That being said there are few enough awards ceremonies in the world promoting independent film making that it’s definitely worth keeping an eye out for what wins and what gets nominated at ITV in the future. We’ll certainly keep you updated once the awards take place this September.


Hi Gabriel,

Thank you for your piece on this year's ITVFest. WIth our heads down working hard everyday to put it together, it's always helpful to see how the festival is being perceived by the "outside world". Your piece seems to have a feeling of uncertainty and mystery about what exactly is happening this year, and there's good reason for that - we haven't released all of the details yet. We're still waiting for the final logistical pieces to fall in to place.

The part of your piece that I found the most interesting was how ITVFest mentions artists that have moved into "the homogenizing world of TV" on our success page. I'm happy you picked up on this point as it's one of the most interesting aspects about building ITVFest.

On the one hand, the artists want to know that ITVFest gives them the freedom to explore their creative limits by not shying away from new, edgy, indie ideas. Yet on the other hand, the artists want to know that ITVFest gives them a pathway to get industry jobs that can pay their rent and feed their families. This tension between the freedom of the "indie" world and the need to pay bills in the "homogenized" world isn't lost on us - in fact, we find it one of the most fascinating pieces about ITVFest.

Furthermore, the success of ITVFest depends largely on the part of the general public showing up to see the artists' work on screen and a large section of the public likes to be reassured that ITVFest has industry backing from networks and people they've heard of before. Again - it's all a balancing act.

Also, you hit the nail on the head with your comment about media giants/web-based filmmaking yet to be settled. That is in fact the central theme of most of our panel discussions this year. We're as fascinated by the transition that's happening on that side of the industry as you are.

There are many other interesting parts about what you wrote (the circus piece, the location, etc.) and I'd be happy to talk about each of them with you. Feel free to reach out anytime. My email is festival@itvfest.com.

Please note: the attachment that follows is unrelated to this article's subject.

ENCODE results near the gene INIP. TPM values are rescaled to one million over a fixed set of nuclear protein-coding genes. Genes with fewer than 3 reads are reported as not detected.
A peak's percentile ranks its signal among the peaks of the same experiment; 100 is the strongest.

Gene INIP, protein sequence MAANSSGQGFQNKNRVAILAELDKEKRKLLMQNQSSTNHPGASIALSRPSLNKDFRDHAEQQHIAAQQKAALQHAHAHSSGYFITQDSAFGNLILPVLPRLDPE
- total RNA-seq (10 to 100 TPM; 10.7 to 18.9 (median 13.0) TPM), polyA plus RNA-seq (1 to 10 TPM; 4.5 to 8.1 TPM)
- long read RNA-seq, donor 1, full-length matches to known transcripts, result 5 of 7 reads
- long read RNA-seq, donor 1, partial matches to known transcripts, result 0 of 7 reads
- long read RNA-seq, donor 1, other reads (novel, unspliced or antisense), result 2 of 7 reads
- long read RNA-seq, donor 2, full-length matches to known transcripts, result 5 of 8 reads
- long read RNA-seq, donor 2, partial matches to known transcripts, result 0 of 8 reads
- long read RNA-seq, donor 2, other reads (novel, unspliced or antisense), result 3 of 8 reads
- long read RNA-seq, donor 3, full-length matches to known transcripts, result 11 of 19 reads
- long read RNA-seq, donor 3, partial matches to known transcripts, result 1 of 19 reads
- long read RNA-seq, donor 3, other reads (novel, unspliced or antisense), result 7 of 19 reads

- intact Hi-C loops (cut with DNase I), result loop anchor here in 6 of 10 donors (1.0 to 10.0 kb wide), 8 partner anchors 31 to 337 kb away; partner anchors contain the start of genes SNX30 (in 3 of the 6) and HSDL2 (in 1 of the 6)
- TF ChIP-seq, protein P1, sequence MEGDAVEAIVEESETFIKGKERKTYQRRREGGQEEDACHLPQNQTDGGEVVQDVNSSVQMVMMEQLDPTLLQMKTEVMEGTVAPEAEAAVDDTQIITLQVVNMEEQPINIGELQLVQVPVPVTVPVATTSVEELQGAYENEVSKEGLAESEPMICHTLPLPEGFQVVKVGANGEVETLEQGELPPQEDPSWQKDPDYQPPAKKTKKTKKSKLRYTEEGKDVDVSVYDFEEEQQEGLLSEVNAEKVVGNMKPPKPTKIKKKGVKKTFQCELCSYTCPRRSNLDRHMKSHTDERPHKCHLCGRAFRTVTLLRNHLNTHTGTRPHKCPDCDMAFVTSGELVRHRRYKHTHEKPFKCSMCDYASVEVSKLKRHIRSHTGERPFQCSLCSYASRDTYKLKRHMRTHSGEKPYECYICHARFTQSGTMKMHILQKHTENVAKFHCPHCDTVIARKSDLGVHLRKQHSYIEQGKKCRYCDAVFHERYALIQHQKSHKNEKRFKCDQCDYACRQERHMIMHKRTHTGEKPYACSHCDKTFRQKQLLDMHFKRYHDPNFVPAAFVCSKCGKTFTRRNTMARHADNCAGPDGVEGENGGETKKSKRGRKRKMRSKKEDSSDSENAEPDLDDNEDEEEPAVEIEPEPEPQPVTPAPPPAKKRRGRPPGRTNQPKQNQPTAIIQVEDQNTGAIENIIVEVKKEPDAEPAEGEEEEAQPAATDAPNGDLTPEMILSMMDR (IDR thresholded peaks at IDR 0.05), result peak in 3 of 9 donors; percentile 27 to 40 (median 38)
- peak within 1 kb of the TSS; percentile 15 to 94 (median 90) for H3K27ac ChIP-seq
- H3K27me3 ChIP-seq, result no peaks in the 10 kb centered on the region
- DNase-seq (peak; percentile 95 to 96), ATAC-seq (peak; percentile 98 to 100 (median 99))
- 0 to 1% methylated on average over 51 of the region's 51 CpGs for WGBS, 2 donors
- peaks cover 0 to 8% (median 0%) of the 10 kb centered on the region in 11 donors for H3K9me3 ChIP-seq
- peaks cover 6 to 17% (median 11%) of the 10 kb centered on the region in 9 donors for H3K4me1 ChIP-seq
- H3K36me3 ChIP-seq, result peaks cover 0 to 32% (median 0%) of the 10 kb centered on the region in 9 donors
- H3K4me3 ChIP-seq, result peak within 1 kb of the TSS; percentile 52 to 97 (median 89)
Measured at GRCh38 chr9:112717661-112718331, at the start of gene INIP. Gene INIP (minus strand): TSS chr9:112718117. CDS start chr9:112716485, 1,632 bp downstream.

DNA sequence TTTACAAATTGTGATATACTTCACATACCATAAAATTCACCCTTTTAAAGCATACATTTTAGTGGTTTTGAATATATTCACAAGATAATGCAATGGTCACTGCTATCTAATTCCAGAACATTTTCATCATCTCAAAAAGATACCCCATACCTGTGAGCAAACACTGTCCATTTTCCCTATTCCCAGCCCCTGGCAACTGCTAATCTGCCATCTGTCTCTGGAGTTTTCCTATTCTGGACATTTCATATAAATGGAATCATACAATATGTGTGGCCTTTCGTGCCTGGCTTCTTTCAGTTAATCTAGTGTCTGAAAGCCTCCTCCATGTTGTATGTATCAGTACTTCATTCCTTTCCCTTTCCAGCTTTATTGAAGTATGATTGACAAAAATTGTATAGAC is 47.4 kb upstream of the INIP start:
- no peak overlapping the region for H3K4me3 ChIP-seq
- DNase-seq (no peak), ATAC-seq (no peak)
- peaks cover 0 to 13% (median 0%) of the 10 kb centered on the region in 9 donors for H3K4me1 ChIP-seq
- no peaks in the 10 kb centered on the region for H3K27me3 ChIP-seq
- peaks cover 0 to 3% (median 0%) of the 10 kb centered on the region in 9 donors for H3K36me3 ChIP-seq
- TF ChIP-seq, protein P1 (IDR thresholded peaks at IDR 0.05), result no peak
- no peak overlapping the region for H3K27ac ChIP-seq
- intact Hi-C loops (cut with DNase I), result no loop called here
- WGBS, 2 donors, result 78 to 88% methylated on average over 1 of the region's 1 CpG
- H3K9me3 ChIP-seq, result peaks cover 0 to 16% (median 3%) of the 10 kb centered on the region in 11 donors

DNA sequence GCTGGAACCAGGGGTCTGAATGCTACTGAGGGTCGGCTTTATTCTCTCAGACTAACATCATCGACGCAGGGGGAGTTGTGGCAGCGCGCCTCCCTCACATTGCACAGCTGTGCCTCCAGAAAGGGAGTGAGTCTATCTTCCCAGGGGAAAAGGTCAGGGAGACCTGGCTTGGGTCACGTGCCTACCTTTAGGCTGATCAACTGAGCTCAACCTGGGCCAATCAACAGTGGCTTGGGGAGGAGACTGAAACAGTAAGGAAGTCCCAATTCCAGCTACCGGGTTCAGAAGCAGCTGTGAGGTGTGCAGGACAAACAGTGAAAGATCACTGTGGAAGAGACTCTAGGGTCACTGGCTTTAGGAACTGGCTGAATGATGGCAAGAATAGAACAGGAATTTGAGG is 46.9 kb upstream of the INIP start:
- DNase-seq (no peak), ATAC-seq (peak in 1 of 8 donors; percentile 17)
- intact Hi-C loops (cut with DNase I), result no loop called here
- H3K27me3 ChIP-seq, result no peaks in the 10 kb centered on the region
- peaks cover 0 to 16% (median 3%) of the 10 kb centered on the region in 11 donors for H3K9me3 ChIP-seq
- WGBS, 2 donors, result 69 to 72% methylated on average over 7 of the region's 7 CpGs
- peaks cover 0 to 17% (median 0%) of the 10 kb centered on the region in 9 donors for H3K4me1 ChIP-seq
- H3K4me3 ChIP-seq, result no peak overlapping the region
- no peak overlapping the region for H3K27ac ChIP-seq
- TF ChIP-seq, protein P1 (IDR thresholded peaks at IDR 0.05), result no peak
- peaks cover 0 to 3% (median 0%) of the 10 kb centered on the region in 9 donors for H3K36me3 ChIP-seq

Have a good day!

Philip Gilpin, Jr.

Executive Director

ITVFest 2013


I really don't know what to make of The Mens room. I'm usually good at sniffing out satire, and I'm *sort of* getting that vibe from the trailer, but as a piece of satire it doesn't really bring any comedy of its own to the mix. I kept waiting for the laughter track to smother the lines, or the cast to reach some apex of self-awareness, but it never came.

I suppose it's not fair to judge from a trailer (is the trailer the entire product, or an actual trailer for a real show?) but what I've seen felt very much like a horizontal scoop of neopolitan, rather than a vertical one. (Ice Cream analogies are some of my best work)


@ComedyVan I can't say I was getting that vibe from The Men's Room. I think if it was some kind of satire of Two and a Half Men and that kind of dross, it would have a sort of self-awareness built into the trailer, but it just seems to be an extension, rather than a parody of that kind of bro-tastic thing. I didn't get any hint from the trailer that it was anything other than a genuine attempt to emulate generic American TV comedy. As you say it can be a little unfair to judge a show entirely from a trailer, but a trailer is supposed to give people an idea of what the show will be like. From that trailer, I got the impression the show would be like pushing broken glass into my eyes.